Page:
Read Dragon Fire Online

Authors: Dina von Lowenkraft

Dragon Fire (9 page)

BOOK: Dragon Fire
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Rakan melted back into the forest and waited until a car drove up about an hour later. He recognized one of the trails that was often in Anna’s apartment. It was a man, probably in his mid-twenties, and more than a little drunk. Rakan let his mind follow the man up and into the apartment. Rakan felt Anna wake up, tense. He growled. He’d kill the man if he touched her. But the man just stumbled into another room and passed out.

Rakan waited until Anna fell back asleep, but even then he couldn’t shift home. He lay back in the snow and watched the moon follow its arc in the sky. His family had entrusted him with a mission and getting distracted by Anna wasn’t part of it. Worse, it made him vulnerable. And careless. He hadn’t checked even once while they were at the restaurant to see where Jing Mei was. And now he couldn’t feel her anywhere.

She had disappeared.

Chapter 6
The Void-Trails

O
N MONDAY MORNING, RAKAN PACED BACK
and forth. The strange void-feeling trails had intensified on Sunday, not long after June had reappeared. Since then, she had been crooning with pleasure at being reunited with her mate. And yet he still hadn’t felt the other dragon come back. Or figured out how June could have shifted somewhere else Saturday night without leaving a trail. All he had found was a trace of emptiness. As if she, too, could erase her trail at will. Which would mean she wasn’t a puppy. And she might be Paaliaq.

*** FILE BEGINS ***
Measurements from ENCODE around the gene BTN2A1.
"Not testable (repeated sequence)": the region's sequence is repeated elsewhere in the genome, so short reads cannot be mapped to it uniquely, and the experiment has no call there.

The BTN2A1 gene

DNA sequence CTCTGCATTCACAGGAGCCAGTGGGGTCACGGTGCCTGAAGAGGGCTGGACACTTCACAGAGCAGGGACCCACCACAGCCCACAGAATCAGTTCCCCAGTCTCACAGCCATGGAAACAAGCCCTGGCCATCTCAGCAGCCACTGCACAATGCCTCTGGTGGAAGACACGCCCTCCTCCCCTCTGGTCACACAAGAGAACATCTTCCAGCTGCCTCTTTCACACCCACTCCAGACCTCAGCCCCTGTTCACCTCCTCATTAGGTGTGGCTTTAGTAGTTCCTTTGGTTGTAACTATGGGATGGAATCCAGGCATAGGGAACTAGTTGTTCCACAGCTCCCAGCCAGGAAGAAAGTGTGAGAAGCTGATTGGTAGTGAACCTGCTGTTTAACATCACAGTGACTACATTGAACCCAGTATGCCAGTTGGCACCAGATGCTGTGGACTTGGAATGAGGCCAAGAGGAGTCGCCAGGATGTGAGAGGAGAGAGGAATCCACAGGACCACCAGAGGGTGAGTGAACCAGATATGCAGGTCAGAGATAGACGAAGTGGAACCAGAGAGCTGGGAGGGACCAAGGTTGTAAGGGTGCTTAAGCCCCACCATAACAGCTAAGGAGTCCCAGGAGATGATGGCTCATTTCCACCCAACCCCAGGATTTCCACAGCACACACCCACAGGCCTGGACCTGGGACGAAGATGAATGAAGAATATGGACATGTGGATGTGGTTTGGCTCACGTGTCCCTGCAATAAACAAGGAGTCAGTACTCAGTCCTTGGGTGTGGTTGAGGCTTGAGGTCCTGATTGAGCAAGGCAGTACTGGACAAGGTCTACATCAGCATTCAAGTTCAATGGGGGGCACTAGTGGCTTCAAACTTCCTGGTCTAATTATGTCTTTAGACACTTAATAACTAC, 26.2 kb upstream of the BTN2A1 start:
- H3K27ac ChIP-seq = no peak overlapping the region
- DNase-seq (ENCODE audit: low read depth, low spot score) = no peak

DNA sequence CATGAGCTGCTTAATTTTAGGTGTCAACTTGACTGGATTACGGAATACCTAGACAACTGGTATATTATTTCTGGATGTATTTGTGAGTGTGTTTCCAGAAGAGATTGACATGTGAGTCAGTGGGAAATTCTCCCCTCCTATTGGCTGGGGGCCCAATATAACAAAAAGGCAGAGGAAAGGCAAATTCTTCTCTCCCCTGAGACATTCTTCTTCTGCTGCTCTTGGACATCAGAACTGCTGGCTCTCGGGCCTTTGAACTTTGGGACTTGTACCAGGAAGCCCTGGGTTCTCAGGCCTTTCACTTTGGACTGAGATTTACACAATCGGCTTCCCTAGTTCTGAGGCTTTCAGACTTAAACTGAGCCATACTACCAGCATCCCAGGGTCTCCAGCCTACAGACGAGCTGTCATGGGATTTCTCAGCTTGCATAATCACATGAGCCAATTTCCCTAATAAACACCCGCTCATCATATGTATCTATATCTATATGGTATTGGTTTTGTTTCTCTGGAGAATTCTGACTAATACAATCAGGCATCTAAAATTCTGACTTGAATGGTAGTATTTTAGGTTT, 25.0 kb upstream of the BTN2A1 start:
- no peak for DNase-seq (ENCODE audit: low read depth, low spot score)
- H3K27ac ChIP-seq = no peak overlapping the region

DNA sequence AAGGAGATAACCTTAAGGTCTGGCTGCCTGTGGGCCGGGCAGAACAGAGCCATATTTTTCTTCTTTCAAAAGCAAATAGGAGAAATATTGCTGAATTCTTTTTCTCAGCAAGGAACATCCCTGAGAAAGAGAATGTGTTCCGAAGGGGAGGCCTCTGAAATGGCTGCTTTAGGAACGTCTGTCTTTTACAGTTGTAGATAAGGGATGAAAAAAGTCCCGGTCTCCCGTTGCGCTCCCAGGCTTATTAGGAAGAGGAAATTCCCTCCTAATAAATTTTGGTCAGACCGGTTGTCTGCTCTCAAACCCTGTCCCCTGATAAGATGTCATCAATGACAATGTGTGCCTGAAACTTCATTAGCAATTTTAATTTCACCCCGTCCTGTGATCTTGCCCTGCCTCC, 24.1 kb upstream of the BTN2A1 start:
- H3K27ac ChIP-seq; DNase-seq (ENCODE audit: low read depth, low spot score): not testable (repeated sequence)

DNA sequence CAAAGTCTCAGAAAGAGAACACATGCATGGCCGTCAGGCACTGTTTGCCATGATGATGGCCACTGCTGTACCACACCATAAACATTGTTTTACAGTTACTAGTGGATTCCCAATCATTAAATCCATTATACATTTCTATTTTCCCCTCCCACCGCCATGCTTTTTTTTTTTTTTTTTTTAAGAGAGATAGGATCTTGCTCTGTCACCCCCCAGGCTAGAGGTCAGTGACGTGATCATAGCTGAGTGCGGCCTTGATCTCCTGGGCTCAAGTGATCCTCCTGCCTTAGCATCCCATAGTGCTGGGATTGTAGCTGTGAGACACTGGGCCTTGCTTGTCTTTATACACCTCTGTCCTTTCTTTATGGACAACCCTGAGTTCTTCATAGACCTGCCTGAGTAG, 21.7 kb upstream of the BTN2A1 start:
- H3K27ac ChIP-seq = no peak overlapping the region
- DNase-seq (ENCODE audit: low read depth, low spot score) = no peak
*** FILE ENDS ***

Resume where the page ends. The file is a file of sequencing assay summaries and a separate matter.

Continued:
“Stop pacing,” Dvara said from the couch. “We need to see how he reacts to our trails and triggers at school first.”

“If he can erase his trails, he can avoid our triggers.”

Dvara smiled. “Yours, yes. But I made some that can only be triggered when they’re together. And when they’re together, I don’t think they’re looking for triggers.”

Rakan stood still. “You’re a genius. But I still think we should go.” He could feel June’s throbbing energy at school. And she was projecting as loudly as a thunderstorm that she was with her mate. And yet, Rakan couldn’t pick up any trace of another dragon’s energy.

“You’re useless when you’re in puppy love. Jump her and get over it. We probably won’t stay here much longer anyway, now that the other dragon is back.” Dvara stood. “Alright, let’s go.”

Rakan ignored her comments about Anna and took off down the stairs until he realized that Dvara had shifted to school. The upper hallways always remained empty until the bell rang. He cursed and followed her trail to the third floor corridor, surprised to see her sprawled on the floor. And to find himself face-to-face with two identical men.

Every cell in Rakan’s body braced for combat. They were the source of the void-feeling trails, but they weren’t dragons. They didn’t have a rök. Or a smell. They were dressed in the fluid black pants that all male dragons wore and their heads were shaved like Old Dragons even though they had the lean build of a younger dragon. Their chests and arms were covered in runic like tattoos that made the hair on Rakan’s neck bristle. As did their identical purple eyes. “What are you?” Rakan mind-touched his sister, relieved to find she was only stunned. “Why did you attack Dvara?”

“Quiet,” said one of the men, silencing Rakan with a unidirectional sound wave that knocked him to the floor. “Verje will ask the questions.”